If you’re lucky enough to have mastered the use of time, you move on to the second stage—Life. Most people concur that all of us have a mind, body and soul (soul being a more personal belief). If you’re going to have a chance of living in Joyville, you need to recognize that one of the three parts (body, mind, soul) is in charge. Like a pack of animals, there is always the Alpha that is running the show. Two of our individual parts will always be dominated by the third.
“Body” people are easy to identify (just like past people and futurists). Just watch someone for a while. Do most of the decisions they make end up benefiting the body in some way or another? I’ll give you some examples: Body builders, anorexics, junkies, binge eaters, overweight people, and sun-worshipers. These are all people who make decisions in their lives that will one way or another effect their body. In essence, their bodies are calling the shots. If the body wants food—it gets it. If it wants drugs, to work out, take a nap, drink alcohol, it gets it. While the mind has some say in the matter, in the end, the cravings of the body will win. Body-decision driven people are everywhere. Just take a look at the number of overweight people in our country and it will become apparent our bodies are making the decisions. In the end, body people can’t sustain happiness. Whatever quick fix they get from sun-bathing, eating too much, etc., eventually levels off. Then the body runs this vicious cycle in an attempt to chase the high. While no one can deny that physical pleasures are nice, we can’t allow them to decide how we spend every waking moment. Also, the body is well aware that time is its enemy—that someday it will cease to exist—so it tends to gravitate toward what’s best now and never prepares for the future at all. This creates an imbalance. While we have already learned that being in the moment is critical to a happy life, ignoring the future and not spending some time preparing for it is a recipe for disaster. If you’re a body person, you will always be chasing happiness and, even though you catch it once in a while, it will always slip through your fingers.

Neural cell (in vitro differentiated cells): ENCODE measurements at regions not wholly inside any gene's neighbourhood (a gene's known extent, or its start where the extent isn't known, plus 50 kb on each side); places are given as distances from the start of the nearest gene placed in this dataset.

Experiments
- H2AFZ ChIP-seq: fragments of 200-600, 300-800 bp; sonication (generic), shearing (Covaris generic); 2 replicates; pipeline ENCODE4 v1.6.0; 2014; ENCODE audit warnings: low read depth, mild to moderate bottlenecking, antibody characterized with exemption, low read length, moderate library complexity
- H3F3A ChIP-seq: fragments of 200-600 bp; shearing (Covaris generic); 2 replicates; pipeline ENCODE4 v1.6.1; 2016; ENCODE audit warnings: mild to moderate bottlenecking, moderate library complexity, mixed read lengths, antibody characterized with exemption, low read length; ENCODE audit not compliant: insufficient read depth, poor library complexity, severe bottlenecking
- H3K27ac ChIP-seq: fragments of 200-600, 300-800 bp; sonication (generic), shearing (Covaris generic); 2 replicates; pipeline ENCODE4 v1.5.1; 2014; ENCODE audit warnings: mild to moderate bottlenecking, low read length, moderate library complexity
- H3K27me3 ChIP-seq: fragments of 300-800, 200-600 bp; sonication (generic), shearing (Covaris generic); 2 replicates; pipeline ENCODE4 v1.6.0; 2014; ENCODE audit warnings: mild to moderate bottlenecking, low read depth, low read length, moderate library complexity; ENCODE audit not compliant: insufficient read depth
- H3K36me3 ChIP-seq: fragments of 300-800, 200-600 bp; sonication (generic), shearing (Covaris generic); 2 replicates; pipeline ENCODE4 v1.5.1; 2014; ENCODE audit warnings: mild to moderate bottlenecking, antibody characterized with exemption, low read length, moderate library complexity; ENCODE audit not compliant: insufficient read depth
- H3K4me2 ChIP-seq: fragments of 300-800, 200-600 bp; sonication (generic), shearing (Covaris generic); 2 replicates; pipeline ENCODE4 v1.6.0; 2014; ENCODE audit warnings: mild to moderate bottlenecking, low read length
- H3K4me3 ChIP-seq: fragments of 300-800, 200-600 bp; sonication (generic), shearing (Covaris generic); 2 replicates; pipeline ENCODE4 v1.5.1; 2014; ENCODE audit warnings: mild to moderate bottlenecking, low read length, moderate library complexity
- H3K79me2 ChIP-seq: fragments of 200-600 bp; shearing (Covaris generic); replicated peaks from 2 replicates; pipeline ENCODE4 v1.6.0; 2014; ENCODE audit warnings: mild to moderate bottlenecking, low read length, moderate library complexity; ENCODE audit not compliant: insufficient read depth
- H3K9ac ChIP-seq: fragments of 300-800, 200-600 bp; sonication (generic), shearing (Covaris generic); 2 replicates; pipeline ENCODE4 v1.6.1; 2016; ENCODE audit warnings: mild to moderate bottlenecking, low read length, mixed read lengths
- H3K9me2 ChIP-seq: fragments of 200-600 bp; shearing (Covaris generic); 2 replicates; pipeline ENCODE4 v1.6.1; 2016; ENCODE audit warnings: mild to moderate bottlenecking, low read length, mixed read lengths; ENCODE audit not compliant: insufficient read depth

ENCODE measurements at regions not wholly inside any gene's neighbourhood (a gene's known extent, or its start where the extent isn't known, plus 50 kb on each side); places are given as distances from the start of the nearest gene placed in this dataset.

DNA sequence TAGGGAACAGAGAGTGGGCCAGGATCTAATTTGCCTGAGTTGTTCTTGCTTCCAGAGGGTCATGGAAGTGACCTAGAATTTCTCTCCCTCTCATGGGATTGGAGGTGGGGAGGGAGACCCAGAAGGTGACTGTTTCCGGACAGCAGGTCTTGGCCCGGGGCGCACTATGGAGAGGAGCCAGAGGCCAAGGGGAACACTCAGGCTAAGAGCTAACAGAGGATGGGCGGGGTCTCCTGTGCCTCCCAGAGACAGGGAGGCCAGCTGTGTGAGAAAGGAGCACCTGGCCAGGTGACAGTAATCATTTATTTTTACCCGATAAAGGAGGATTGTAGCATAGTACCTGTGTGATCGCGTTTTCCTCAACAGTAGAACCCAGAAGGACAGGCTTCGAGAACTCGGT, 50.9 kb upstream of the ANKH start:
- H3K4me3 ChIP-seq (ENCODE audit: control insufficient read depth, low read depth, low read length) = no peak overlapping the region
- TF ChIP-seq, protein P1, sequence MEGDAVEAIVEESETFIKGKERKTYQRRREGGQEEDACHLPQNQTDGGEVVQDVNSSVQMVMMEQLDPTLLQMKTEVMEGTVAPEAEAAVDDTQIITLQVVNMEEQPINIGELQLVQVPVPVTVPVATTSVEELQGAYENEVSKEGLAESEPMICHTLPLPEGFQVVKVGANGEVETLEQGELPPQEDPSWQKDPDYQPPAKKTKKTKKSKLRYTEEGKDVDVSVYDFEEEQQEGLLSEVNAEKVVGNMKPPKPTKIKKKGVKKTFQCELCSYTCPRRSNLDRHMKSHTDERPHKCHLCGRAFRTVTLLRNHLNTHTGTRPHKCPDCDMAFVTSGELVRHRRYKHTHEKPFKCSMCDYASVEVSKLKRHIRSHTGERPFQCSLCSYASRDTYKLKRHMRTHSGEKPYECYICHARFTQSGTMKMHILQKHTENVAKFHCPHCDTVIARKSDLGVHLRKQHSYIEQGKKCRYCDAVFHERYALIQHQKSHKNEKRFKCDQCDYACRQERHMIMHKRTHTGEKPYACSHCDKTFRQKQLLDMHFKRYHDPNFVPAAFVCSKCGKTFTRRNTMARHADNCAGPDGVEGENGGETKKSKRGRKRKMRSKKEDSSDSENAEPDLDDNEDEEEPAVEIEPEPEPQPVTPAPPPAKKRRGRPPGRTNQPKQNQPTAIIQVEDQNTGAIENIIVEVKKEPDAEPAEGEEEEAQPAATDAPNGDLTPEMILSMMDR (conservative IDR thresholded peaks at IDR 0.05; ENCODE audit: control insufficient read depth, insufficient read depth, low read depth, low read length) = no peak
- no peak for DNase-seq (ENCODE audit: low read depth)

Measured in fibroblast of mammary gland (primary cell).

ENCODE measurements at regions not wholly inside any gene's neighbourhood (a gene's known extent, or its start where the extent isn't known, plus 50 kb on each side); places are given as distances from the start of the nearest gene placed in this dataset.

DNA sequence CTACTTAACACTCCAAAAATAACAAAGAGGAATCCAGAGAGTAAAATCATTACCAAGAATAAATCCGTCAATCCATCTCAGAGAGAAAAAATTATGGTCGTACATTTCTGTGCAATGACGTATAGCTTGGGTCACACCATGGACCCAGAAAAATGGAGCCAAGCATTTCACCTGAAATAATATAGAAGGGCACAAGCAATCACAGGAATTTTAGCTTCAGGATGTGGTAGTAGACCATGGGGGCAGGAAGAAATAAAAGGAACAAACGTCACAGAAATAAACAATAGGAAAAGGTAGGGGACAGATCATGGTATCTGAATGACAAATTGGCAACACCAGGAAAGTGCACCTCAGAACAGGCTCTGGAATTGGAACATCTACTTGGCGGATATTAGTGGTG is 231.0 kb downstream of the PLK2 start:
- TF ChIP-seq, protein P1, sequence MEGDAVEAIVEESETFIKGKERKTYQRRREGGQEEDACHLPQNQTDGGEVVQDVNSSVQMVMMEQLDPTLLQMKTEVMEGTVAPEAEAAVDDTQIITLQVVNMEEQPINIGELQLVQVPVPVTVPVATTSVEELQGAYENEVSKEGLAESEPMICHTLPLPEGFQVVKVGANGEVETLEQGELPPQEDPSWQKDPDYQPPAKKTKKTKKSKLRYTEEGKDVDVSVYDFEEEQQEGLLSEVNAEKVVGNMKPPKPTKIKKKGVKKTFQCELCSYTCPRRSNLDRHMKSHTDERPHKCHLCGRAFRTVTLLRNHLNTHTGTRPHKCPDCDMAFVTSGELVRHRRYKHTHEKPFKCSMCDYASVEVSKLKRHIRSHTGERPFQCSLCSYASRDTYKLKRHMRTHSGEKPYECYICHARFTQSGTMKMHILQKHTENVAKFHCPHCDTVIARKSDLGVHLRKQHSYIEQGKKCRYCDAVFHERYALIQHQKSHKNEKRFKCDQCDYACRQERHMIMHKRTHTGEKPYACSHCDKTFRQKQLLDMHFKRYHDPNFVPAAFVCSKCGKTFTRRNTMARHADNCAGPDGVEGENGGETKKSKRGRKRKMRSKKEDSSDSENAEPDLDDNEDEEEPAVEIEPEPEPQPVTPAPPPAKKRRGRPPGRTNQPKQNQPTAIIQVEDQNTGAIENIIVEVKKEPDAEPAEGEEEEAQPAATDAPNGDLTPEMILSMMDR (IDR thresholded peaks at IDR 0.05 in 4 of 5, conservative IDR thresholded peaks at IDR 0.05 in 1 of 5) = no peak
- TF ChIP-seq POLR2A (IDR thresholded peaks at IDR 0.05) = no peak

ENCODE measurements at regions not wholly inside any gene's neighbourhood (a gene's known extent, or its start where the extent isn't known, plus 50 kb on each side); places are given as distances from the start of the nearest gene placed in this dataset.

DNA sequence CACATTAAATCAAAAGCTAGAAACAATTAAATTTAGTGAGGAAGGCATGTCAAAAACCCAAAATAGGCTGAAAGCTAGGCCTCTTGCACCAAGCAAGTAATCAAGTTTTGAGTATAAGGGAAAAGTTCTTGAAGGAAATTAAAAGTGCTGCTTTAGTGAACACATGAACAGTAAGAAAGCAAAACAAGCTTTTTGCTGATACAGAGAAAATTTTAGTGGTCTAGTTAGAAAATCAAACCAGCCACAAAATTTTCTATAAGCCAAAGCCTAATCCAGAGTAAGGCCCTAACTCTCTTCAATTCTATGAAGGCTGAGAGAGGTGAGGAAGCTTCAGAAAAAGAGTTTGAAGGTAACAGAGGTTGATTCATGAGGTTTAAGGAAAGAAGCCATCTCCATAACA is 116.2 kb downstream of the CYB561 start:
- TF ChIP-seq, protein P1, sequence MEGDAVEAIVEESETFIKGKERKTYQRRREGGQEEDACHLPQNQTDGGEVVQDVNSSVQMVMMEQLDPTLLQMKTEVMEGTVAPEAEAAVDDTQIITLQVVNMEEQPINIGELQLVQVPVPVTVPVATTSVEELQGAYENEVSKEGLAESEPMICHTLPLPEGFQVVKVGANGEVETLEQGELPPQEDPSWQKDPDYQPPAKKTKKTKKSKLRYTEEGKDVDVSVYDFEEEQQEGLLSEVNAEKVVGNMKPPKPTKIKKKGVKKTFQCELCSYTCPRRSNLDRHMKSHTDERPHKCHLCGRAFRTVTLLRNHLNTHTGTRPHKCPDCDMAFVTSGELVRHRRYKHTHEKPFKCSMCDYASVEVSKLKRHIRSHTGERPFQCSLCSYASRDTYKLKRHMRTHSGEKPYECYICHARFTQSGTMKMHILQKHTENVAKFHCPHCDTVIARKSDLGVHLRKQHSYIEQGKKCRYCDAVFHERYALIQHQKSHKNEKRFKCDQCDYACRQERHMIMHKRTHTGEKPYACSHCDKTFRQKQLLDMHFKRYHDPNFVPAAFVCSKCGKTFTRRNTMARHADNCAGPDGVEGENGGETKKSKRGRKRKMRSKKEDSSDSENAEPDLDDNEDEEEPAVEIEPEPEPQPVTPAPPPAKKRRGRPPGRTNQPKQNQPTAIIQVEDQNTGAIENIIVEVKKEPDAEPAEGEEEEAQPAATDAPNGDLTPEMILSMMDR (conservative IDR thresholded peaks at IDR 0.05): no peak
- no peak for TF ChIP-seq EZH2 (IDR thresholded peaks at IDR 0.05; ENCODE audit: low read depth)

Minders, or over-analytical people, are also easy to spot. Every decision they make must make sense. Two plus two must always equal four; what goes up must come down; if the sun rises in the East, it must set in the West. Minders make very good accountants, engineers and architects. Anywhere mathematics can be applied, anywhere logic rules, minders are at ease. Introduce philosophy, religion, emotion and minders are on less stable ground. While living an objective life seems practical, there are very few things in this world that are entirely objective. Relationships, people, love, joy, sadness, depression are all hard to put a quantitative spin on. Love is something that defies logic. Wants, needs, passions, expectations are far more subjective than objective. Minders spend very little time smiling unless they can crunch enough numbers to give them a good reason. If all our emotions are forced to be filtered through our brains, we’re going to be left without all the good stuff. Spontaneity, joy, exhilaration rarely can be laid out on a spread sheet and calculated in advance. Minders get lost in a web of their own making– usually watching the sunset while they wait for the latest data to come in. Since minders’ self-esteem is logic derived, they hate to be wrong; hence take fewer chances; hence try to live safe. But that’s where they have it wrong. Life is to be devoured, not placed in a Tupperware container on the shelf for safe keeping. The brain also knows it will someday die and it will always make decisions that protect its self interest. Relationships, bungee jumping, parasailing will all be avoided because the mind usually knows that if the body dies, the brain follows. While I’m not suggesting that everyone take life-threatening risks, I am saying that to avoid all risk is the greatest risk of all. Minders are rarely happy because the biggest risk is believing in love, and love is seen as something very difficult, if not impossible, to quantify. Minders tend to be loners. Without the company of others—without having someone to bounce ideas off of—our lives quickly lose meaning. It’s rather sad—in order for minders to protect themselves, they build barriers, yet it is these same barriers that end up suffocating the logic-driven mind.